Digital Dimdima
-By Jayanthi Mahalingam
The Kaveri in Mythology
The Kaveri in Kodagu
Meet the Kodavas
The first Tributary
The Kaveri Enters Mysore
An Ancient Dam
Visweswaraya's Dream
A Dream Fulfilled
Mysore's Guardian Angel
In Tipu's Domain
The Great Temples
The Shifting Sands
Sand Covered Temples
Shivasamudram
The Goat's Leap
The Kaveri in Tamil Nadu
The Last Island
An Outpouring of Music
The Temple Trail
Journey's End

 

Sand Covered Temples

It is believed that at Talakadu there are thirty temples submerged in the sea of sand. The temples which are still visible above ground are the Pataleshwara and Maruleshwara(built by the Gangas), the Keertinarayana (Hoysalas) and the Vaidyeshwara (Cholas). Puja is still conducted in these temples, especially during the Panchalingadarshana festival which takes place every 12 years in November-December. This is the only time that Talakadu is visited by thousands of people.
The Pataleshwara and Maruleshwara temples are the oldest. The shivalingam installed in the former is said to change colour from red in the morning to black in the afternoon to white in the evening.
The Keertinarayana temple has a 3-m-tall idol of Vishnu, which is still in worship.
The largest and most ornate temple in Talakadu is dedicated to Shiva as Vaidyeshwara or the Lord of Healing. Though the temple seems to have been built in the 14th century, a puranic legend suggests an earlier date. According to the story, a sage named Somadatta and his disciples, while doing penance on the banks of the Kaveri to propitiate Shiva, were killed by wild elephants before they could complete their spiritual quest. They were reborn as elephants in the same forest. To help them, Shiva took the form of a lingam buried beneath a silk cotton tree. The elephants would bathe in the Kaveri and offer lotuses at the foot of the tree every morning.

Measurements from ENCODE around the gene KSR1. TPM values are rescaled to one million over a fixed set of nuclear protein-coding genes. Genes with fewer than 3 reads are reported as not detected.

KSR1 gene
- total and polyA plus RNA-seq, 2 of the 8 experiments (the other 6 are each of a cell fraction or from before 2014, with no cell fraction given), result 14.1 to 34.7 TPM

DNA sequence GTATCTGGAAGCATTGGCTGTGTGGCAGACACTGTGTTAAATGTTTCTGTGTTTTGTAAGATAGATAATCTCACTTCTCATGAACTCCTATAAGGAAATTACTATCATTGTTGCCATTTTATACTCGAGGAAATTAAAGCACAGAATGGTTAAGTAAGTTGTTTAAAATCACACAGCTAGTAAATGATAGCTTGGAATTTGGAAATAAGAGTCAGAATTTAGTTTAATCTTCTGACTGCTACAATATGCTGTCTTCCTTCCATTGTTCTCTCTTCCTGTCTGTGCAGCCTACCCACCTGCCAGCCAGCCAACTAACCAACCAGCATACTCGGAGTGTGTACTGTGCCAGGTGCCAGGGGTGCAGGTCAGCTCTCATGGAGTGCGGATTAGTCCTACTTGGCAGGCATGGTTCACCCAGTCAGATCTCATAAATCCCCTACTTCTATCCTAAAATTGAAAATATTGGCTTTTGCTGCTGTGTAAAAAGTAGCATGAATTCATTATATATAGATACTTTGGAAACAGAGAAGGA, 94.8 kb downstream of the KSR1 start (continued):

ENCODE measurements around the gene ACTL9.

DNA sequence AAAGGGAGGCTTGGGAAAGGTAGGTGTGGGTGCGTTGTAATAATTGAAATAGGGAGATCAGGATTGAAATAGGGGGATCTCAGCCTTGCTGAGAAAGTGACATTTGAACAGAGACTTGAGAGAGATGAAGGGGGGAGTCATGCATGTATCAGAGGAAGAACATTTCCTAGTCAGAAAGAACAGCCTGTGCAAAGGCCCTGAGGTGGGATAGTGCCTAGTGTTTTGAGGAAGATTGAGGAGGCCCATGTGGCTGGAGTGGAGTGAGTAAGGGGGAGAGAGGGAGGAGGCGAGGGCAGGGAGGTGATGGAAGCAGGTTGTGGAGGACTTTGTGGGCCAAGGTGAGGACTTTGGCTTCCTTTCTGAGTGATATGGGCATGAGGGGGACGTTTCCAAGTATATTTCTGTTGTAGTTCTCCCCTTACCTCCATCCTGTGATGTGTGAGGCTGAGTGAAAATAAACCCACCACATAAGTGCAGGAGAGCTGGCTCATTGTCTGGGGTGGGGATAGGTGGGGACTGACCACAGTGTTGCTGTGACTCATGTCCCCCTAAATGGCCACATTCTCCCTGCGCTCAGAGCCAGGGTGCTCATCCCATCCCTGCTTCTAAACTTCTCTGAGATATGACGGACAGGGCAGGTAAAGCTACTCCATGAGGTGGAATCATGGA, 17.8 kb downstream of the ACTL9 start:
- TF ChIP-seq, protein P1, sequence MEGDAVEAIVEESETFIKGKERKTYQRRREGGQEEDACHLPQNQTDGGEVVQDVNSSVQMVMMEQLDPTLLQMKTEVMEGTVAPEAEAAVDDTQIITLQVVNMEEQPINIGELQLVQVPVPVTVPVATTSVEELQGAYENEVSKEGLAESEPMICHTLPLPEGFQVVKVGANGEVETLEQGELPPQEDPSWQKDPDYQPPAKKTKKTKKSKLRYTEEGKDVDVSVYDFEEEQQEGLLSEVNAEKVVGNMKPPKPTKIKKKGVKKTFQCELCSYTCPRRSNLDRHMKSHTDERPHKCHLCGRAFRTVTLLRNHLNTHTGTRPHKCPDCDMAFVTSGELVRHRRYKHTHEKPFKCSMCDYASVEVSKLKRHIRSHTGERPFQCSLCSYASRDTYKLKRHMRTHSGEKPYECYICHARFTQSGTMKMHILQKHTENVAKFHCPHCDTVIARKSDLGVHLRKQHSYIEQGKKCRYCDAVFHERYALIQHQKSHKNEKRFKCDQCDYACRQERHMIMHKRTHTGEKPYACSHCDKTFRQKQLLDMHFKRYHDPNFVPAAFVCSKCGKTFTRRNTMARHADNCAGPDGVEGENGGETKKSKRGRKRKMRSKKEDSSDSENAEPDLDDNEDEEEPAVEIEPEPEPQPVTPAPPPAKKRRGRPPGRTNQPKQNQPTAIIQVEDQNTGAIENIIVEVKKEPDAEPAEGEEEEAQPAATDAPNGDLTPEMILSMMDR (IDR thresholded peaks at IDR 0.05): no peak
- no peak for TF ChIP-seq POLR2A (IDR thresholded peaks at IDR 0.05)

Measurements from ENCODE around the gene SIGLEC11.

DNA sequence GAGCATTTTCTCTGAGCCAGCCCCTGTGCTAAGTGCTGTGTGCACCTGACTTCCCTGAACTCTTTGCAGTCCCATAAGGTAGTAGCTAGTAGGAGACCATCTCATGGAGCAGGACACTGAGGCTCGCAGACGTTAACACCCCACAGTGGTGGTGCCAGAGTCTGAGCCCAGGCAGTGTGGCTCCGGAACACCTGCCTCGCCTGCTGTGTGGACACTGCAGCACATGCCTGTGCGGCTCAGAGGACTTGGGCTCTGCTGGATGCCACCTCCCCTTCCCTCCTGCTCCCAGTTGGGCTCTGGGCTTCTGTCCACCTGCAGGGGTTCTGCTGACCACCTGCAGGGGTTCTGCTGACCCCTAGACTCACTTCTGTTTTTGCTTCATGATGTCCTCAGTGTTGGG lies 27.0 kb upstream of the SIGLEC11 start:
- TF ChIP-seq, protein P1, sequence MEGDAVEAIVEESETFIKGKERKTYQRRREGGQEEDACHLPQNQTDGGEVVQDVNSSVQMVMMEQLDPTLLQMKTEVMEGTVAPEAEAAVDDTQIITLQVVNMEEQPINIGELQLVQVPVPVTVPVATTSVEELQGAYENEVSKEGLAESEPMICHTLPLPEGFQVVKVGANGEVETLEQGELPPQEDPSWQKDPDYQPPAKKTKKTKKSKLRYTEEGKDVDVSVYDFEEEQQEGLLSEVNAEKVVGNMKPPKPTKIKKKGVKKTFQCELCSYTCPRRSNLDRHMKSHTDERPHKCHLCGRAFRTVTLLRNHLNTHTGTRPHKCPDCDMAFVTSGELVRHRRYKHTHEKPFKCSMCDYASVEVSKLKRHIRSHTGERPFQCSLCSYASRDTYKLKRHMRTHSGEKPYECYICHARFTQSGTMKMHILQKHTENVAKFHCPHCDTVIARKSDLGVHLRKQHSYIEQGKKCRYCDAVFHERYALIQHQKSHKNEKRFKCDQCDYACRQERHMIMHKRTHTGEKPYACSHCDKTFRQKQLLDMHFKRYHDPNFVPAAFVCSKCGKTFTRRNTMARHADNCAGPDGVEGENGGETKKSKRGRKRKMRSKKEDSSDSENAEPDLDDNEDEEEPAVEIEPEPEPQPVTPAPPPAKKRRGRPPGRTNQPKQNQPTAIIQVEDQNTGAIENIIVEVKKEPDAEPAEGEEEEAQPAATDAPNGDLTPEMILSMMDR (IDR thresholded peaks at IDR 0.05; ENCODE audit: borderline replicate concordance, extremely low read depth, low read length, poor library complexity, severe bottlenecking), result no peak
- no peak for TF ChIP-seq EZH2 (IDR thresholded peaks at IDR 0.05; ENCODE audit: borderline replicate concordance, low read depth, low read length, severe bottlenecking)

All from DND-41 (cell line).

This ritual was observed by two hunters named Tala and Kada. Curious, they tried to cut the tree down, but at the first blow of the axe, the tree began to bleed. A voice instructed them to dress the wound with the leaves and fruits of the same tree. When the hunters obeyed, the blood turned to milk, which they and the elephants drank and became immortal. Later, a temple was built around the shivalingam and the place came to be called Talakadu after the hunters!
Though the forest department has planted trees to prevent the desert from advancing, it is still encroaching at the rate of 3 m a year. The source of the sand is the Kaveri itself. All the silt and sand deposited in the river bed and on the banks during the dry summer months are blown on to the city by the winds of the south-west monsoon. The river may also have changed its course many times in the past, leaving the sand behind. Whatever may be the reason, the curse or nature's course, Talakadu is today a rarely-visited, almost forgotten city.


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